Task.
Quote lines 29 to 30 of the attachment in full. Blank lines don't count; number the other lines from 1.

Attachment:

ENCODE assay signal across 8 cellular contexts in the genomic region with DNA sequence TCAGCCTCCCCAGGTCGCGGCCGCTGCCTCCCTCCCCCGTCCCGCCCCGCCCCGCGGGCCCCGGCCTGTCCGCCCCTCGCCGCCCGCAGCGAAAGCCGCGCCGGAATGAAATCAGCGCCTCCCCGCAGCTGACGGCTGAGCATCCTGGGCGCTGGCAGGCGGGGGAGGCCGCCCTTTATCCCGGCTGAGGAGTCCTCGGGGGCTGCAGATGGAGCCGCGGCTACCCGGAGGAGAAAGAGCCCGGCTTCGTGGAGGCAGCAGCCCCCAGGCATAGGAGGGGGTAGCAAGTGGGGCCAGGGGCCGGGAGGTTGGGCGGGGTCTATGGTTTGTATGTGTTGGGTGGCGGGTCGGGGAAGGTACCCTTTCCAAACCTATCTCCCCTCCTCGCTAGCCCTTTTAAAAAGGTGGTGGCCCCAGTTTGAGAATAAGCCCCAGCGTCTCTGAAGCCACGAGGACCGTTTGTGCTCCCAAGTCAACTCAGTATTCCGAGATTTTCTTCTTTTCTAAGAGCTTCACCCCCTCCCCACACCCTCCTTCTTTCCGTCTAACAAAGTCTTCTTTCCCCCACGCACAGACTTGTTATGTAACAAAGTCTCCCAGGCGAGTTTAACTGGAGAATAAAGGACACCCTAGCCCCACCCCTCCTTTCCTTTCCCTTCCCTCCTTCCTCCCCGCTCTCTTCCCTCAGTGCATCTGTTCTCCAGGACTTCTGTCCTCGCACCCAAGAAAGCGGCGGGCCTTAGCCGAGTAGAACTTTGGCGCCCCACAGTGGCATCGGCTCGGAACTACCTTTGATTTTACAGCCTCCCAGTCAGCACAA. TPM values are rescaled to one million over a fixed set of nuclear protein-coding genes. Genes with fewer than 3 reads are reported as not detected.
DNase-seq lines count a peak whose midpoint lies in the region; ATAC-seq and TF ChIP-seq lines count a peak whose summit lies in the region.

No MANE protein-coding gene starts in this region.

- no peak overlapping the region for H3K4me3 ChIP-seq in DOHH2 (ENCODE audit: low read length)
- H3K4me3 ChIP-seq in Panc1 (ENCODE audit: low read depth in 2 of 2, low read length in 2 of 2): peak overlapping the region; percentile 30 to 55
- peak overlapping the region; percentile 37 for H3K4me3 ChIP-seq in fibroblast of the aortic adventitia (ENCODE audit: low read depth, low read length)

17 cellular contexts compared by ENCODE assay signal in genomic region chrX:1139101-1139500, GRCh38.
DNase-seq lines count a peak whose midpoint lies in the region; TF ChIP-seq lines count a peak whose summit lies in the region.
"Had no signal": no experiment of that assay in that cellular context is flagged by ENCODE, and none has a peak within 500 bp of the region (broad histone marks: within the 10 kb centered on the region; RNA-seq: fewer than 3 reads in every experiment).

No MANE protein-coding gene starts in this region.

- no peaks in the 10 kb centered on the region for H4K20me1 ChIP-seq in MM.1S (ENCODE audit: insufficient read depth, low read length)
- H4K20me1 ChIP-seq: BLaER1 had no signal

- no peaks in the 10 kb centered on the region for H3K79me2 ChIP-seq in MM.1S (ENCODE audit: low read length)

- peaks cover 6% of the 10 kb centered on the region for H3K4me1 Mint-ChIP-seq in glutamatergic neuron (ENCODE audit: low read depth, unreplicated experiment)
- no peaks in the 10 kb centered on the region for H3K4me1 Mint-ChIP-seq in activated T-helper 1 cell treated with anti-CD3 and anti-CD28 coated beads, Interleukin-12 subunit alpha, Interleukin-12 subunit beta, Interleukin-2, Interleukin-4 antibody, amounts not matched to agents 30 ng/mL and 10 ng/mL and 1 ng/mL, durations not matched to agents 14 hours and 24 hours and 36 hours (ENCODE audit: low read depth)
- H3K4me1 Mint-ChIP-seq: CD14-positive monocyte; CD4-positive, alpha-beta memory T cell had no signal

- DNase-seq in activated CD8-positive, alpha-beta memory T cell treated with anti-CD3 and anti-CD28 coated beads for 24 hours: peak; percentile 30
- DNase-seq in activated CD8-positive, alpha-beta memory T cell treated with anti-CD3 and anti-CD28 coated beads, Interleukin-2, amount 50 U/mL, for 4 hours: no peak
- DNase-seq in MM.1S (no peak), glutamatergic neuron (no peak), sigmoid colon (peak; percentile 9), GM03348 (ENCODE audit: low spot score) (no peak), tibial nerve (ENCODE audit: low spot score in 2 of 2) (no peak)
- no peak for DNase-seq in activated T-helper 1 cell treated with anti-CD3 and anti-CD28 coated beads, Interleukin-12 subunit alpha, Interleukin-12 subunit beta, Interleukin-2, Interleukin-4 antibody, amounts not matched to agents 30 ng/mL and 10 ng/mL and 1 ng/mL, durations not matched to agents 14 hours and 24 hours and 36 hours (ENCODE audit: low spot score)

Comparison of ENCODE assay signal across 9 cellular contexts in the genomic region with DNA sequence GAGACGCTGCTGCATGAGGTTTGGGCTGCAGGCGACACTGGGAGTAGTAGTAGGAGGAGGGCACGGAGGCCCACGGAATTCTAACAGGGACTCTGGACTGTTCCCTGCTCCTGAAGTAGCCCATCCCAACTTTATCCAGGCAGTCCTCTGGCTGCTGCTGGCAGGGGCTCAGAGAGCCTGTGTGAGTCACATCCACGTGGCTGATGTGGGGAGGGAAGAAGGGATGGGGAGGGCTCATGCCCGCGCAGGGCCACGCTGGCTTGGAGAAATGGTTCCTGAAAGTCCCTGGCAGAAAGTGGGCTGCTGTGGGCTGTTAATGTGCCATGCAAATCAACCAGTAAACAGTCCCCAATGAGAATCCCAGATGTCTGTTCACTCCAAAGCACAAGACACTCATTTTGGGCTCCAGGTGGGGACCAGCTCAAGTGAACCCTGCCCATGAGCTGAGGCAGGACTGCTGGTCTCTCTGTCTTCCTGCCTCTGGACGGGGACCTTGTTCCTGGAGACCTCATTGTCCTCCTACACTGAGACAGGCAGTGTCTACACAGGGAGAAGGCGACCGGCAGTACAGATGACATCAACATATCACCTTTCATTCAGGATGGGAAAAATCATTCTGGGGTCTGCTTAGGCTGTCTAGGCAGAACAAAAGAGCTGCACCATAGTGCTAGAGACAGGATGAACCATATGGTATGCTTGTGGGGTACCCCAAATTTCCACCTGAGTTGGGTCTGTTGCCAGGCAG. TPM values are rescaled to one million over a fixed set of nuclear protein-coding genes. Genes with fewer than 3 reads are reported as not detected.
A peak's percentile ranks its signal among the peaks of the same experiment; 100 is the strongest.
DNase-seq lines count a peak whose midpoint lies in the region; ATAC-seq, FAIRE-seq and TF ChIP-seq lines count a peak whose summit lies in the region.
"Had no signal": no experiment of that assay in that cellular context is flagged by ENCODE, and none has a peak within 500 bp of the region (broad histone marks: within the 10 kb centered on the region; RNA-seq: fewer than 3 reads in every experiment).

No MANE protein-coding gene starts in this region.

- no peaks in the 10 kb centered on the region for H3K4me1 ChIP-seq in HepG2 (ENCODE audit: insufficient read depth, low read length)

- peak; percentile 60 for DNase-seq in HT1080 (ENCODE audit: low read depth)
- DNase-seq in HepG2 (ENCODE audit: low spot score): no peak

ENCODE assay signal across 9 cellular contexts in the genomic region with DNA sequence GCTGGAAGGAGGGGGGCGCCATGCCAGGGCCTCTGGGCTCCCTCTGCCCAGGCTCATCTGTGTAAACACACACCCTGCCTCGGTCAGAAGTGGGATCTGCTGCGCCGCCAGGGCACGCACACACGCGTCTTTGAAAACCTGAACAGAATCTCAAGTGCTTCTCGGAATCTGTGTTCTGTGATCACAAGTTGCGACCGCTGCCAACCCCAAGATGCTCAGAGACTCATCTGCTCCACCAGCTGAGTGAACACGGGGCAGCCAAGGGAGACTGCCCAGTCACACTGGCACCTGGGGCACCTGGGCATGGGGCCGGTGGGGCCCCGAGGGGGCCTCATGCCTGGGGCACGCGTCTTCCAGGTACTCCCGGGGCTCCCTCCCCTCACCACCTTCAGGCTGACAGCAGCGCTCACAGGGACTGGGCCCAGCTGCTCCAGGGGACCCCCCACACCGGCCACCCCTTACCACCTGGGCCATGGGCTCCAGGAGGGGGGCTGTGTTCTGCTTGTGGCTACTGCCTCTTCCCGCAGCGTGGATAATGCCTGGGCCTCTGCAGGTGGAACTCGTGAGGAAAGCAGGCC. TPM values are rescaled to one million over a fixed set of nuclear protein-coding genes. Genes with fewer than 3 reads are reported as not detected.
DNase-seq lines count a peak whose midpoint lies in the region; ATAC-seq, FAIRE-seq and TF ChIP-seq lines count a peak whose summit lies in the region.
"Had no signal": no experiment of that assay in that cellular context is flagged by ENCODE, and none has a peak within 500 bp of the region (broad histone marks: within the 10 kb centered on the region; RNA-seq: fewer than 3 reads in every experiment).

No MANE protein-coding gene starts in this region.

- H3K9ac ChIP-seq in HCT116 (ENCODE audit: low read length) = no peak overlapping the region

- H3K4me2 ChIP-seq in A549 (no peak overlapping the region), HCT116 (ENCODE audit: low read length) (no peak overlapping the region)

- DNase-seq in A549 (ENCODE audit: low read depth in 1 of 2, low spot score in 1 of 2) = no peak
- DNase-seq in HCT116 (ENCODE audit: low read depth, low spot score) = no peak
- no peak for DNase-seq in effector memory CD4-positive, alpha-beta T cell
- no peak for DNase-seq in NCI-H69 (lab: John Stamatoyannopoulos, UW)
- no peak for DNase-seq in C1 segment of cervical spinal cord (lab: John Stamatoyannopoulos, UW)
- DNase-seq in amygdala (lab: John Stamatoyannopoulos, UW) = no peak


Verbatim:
ENCODE assay signal across 9 cellular contexts in the genomic region with DNA sequence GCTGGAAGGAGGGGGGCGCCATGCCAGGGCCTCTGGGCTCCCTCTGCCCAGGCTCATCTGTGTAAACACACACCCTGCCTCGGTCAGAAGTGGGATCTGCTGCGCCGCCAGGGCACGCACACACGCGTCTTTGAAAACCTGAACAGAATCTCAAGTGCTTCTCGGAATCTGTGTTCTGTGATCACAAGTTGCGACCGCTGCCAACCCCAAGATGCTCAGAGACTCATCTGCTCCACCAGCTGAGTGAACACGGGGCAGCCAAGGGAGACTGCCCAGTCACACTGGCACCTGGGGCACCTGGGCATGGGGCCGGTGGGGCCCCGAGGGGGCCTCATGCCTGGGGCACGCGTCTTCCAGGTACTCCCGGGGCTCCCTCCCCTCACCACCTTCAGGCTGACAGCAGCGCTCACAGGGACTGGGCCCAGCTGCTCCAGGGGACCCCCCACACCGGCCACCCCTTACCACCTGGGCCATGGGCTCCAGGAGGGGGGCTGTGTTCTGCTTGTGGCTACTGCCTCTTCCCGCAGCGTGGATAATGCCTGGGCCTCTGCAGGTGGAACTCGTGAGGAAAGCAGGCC. TPM values are rescaled to one million over a fixed set of nuclear protein-coding genes. Genes with fewer than 3 reads are reported as not detected.
DNase-seq lines count a peak whose midpoint lies in the region; ATAC-seq, FAIRE-seq and TF ChIP-seq lines count a peak whose summit lies in the region.